Non-Review: “Faery Moon,” P.R. Frost

Review book courtesy of Penguin Group

 

Tess Noncoire is a fantasy writer who’s attending a writers’ conference in Las Vegas. She’s also a Celestial Blade Warrior with an imp companion named Scrap, charged to protect the world against demons. She takes her mother to Vegas with her, and to see a particular show called Fairy Moon. Tess is startled to find that the show features actual faeries, being held against their will and forced to perform for the crowds. But their absence is causing problems for their home dimension, and could unbalance all of the dimensions. Tess will need all the help she can muster to right things—her friend and researcher Guilford, her enigmatic friend Donovan, her mother, a mysterious woman calling herself a vampire, and anyone else she can get her hands on.

 

Faery Moon: A Tess Noncoire Adventure is a quirky urban fantasy with demons, a wise-cracking gay imp, bitchy faeries, and bitchy writers. I actually made it as far as page 256 before setting the book aside. I was determined to finish it so I could do a full review rather than a non-review, but it got harder and harder to pick up the book and keep reading, so I gave in and stopped.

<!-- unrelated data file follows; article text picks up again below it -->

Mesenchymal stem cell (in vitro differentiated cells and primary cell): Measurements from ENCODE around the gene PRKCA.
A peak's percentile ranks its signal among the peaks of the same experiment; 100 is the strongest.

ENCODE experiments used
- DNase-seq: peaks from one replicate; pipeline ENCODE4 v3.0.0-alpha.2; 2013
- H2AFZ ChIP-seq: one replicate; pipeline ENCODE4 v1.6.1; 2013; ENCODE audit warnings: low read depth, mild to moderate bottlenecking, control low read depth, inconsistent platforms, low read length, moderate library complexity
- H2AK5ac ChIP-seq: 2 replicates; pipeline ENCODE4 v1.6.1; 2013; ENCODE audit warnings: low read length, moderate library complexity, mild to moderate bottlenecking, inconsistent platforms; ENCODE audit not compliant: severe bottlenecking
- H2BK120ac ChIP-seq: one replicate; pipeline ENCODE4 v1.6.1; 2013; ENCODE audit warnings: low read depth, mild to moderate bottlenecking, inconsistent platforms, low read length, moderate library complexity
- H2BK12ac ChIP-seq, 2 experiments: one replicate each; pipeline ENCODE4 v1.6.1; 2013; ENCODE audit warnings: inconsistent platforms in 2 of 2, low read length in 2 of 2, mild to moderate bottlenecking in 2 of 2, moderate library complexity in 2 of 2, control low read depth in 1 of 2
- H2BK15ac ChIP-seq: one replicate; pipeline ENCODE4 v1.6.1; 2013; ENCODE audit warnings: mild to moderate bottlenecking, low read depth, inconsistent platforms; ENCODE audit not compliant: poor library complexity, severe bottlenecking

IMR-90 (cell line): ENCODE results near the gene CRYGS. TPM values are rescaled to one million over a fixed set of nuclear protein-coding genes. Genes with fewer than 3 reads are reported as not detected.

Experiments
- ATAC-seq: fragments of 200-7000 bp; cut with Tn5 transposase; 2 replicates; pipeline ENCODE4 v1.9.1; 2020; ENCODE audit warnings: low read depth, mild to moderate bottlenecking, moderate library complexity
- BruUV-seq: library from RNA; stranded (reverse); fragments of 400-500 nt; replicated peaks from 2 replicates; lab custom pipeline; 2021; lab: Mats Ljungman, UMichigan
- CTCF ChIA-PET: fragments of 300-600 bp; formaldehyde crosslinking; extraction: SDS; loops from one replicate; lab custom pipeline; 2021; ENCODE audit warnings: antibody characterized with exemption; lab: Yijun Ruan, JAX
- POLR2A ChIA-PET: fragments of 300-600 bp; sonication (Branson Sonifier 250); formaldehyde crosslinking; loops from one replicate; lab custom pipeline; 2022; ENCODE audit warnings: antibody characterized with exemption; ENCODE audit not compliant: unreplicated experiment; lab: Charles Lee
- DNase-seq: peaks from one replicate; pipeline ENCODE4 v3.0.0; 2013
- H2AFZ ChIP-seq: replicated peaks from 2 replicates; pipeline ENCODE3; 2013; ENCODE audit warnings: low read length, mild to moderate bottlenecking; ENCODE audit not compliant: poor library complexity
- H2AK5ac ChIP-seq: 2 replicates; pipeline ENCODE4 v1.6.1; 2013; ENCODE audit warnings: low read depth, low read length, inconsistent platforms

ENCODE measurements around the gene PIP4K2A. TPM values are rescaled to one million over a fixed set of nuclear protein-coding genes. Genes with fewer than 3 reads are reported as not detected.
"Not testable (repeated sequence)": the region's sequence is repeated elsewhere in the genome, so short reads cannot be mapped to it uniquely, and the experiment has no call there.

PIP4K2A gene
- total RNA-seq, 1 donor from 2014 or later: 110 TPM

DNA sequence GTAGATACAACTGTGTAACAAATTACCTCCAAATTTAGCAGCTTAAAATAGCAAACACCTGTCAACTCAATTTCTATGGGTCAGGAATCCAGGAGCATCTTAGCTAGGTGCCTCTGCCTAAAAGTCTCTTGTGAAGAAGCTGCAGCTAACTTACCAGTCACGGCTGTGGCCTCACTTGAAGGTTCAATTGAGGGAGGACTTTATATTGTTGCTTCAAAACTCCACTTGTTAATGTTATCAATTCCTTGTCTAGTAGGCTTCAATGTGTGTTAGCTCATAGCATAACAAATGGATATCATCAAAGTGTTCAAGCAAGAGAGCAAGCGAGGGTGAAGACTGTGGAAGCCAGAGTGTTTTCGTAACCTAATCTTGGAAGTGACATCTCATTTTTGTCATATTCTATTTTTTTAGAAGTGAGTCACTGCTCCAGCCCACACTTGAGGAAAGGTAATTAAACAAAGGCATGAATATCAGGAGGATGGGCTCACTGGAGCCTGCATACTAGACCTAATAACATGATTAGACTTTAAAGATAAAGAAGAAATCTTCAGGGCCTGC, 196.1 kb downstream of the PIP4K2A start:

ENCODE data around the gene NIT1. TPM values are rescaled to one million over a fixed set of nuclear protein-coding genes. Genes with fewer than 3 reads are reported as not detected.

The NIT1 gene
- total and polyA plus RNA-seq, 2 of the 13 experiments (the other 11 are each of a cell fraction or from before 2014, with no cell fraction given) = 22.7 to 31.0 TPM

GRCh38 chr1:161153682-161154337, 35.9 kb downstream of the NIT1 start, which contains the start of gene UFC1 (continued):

Scrap the imp is an obvious fusion of the gay best friend stereotype and the scrappy magical companion stereotype—and despite that, he’s one of the redeeming features of the book. Donovan, the male lust interest, is utterly unappealing and has zero chemistry with Tess. Gollum (Guilford) is the stereotype of the vague, bookish best friend. I should also mention that there’s a part-Native American bartender who, naturally, happens to be the exact right type of Native American to conveniently translate something for Tess and then disappear into the background again—like so many things, he’s sort of arbitrarily convenient to the plot. The various writers, editors, agents, etc. who show up around the edges of the con are largely stereotypical and pointless.

Much of the book feels disjointed and arbitrary. I can’t figure out why Scrap doesn’t bother to tell Tess a number of things that would seem to be important to her. Tess’s demeanor bounces around oddly, and she isn’t the only character that happens to. Characters appear and disappear as is convenient to the plot. It feels as though Frost has randomly tossed elements on a canvas and simply trusted them to stick together in some kind of coherent whole. I can’t say that I’ll be rushing out to read about any of Tess’s other adventures any time soon.

 

For another take on Frost’s book, try The Good, the Bad, and the Unread

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